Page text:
B5.5 The Soil Thematic Strategy


The Thematic Strategy for Soil Protection consists of a Communication from the Commission to the other European Institutions, a proposal for a framework Directive and an Impact Assessment.

The proposal for a framework Directive sets out common principles for protecting soils across the EU. Within this common framework, the EU Member States will be in a position to decide how best to protect soil and how use it in a sustainable way on their own territory.

It explains why further action is needed to ensure a high level of soil protection, sets the overall objective of the Strategy and explains what kind of measures must be taken. It established a ten-year work program for the European Commission.

The Explanatory Memorandum states that the proposed legislation aims at protecting soil and the preservation of the capacity of soil to perform its environmental, economic, social and cultural functions. It is based on the Precautionary Principle and on the principles that preventive action should be taken, that environmental damage should as a priority be rectified at source and that the polluter should pay. It has been based on an analysis of the potential benefits and costs of action (or lack of action) as well as the respect of the economic and social development of the Community as a whole and the balanced development of its regions.

The proposed Directive includes:

  • The establishment of a common framework to protect soil on the basis of the principles of preservation of soil functions, prevention of soil degradation, mitigation of its effects, restoration of degraded soils and integration in other sectoral policies.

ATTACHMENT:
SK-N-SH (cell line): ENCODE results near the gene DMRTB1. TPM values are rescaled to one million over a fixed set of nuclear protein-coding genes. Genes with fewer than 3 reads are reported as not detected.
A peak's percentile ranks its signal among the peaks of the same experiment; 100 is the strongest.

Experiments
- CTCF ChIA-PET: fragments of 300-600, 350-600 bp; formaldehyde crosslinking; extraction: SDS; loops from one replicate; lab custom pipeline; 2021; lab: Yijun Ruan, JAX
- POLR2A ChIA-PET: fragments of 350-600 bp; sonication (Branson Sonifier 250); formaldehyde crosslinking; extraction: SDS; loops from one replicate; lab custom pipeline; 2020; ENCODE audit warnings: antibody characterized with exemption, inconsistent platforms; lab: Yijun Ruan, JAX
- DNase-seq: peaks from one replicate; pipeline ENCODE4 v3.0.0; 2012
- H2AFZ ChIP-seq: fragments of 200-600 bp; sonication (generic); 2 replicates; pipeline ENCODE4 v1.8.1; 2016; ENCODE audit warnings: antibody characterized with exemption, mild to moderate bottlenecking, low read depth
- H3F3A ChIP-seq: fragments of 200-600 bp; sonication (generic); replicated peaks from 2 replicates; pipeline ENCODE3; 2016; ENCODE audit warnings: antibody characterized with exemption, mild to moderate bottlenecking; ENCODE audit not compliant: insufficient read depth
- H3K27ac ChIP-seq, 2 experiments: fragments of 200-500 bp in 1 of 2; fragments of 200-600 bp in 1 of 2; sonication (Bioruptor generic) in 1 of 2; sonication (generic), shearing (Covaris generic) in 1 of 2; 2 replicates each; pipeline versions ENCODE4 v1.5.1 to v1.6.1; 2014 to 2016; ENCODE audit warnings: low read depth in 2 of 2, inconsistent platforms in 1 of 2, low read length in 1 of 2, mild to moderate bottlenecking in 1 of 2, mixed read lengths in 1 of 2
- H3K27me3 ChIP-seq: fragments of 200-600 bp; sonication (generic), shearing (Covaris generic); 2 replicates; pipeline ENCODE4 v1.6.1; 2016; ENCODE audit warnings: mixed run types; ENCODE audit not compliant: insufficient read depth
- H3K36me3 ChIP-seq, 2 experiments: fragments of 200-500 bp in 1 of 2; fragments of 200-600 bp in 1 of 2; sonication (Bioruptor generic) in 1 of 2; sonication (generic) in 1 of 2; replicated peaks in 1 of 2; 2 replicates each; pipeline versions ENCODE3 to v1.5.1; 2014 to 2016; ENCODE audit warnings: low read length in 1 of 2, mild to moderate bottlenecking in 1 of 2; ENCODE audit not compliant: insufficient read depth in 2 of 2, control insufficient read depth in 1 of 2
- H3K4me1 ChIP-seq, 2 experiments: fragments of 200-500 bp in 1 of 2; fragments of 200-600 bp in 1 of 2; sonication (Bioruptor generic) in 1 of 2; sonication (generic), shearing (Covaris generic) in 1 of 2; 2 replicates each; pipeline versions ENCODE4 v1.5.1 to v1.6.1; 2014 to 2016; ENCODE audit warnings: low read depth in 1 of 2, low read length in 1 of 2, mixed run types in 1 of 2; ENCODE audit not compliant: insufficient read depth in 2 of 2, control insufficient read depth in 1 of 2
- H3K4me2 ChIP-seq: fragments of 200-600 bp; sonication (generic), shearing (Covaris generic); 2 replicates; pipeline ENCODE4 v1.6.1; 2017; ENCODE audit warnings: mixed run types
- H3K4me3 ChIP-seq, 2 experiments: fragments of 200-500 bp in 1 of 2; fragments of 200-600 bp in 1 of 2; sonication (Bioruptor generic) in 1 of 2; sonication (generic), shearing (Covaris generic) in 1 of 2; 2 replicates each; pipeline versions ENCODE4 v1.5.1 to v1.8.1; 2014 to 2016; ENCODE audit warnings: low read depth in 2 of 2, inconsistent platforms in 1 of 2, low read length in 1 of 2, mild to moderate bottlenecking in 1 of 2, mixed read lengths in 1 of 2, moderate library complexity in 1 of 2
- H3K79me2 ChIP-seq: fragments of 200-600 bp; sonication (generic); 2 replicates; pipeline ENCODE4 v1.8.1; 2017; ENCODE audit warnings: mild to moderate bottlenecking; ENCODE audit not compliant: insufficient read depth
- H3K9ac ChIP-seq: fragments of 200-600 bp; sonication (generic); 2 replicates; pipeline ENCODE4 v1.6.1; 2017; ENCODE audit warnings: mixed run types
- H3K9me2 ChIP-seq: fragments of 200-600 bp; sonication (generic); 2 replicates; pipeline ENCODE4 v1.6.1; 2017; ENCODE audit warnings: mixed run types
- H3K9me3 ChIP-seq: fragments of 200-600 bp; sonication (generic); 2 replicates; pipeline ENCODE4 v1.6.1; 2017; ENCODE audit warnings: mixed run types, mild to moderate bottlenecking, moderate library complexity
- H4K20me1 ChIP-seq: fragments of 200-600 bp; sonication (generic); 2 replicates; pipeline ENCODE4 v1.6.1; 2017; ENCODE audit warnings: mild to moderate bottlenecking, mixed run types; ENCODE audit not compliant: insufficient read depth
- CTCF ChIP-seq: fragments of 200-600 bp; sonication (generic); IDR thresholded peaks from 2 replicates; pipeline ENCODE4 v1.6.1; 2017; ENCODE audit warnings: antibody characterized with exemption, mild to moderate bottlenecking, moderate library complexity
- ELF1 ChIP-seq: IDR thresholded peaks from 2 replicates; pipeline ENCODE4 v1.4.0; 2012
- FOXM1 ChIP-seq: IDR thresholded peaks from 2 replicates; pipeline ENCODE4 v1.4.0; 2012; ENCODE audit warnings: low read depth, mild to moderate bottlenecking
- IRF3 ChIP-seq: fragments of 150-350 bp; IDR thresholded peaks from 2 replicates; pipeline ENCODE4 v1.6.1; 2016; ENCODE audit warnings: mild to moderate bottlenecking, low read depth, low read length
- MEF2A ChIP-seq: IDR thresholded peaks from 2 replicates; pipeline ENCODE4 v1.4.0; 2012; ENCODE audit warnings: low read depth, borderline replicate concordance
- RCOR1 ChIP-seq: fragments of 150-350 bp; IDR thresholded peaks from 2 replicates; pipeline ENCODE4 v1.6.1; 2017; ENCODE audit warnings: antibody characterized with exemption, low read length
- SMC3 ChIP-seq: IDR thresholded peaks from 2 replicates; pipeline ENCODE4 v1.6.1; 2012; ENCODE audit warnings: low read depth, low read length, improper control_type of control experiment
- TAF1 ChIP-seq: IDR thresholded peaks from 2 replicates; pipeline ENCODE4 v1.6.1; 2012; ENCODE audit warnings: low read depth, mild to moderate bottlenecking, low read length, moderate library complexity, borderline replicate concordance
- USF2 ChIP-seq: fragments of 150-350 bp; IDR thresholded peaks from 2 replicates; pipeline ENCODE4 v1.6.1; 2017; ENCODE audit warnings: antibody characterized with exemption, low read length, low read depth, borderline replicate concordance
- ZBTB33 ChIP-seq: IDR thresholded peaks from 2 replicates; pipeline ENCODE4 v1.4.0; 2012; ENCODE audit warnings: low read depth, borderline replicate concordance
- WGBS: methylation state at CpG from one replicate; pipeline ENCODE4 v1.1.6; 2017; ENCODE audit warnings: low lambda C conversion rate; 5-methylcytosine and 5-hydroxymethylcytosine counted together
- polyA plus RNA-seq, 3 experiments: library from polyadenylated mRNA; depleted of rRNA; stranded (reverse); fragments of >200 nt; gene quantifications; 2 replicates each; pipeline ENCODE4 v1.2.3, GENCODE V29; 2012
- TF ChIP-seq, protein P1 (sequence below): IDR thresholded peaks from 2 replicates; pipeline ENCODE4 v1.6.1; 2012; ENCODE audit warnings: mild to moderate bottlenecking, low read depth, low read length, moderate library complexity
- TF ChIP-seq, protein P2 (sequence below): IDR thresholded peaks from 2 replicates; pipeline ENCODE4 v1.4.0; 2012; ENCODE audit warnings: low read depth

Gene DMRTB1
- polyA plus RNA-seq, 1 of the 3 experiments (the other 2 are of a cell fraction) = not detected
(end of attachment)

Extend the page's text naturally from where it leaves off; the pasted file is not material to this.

• The requirement to identify, describe and assess the impact of some sectoral policies on soil degradation processes with a view to protect soil functions.
  • The requirement for land users to take precautionary measures when their use of the soil can be expected to significantly hamper soil functions.
  • An approach to soil sealing to ensure a more rational use of land and to maintain as many soil functions as possible. [*]
  • Identification of areas at risk of erosion, organic matter decline, salinisation, compaction and landslides, and establishment of national programmes of measures.
  • Measures to limit the introduction of dangerous substances into the soil, to avoid accumulation in soil that would hamper soil functions and create a risk to human health and the environment.
  • Setting up an inventory of contaminated sites, a mechanism for funding the remediation of orphan sites, a soil status report, and establishing a national strategy for remediation of the contaminated sites identified. The definition of contaminated sites and a list of potentially soil polluting activities are established.


The proposal for a Soil Framework Directive (COM(2006) 232) was issued on 22 September 2006. At the EU Environment Council meeting on 20 December 2007, Environment Ministers were unable to reach political agreement on European Commission proposals for an EU Soil Framework Directive. It remains unclear if and when further work on these proposals will take place.

[*]         Soil sealing is the loss of soil resources due to the covering of land for housing, roads or other construction work, especially where urban population and the density of built structures is increasing and residual inner-city green zones are reduced. This causes many pressures on soil ecosystems as well as other environmental impacts. By interrupting the contact between the soil system (pedosphere) and other ecological compartments, including the biosphere, hydrosphere, and atmosphere, sealing affects natural processes including the water cycle (infiltration, filtering of rainwater, groundwater renewal and evapotranspiration), geochemical cycles and energy transfers.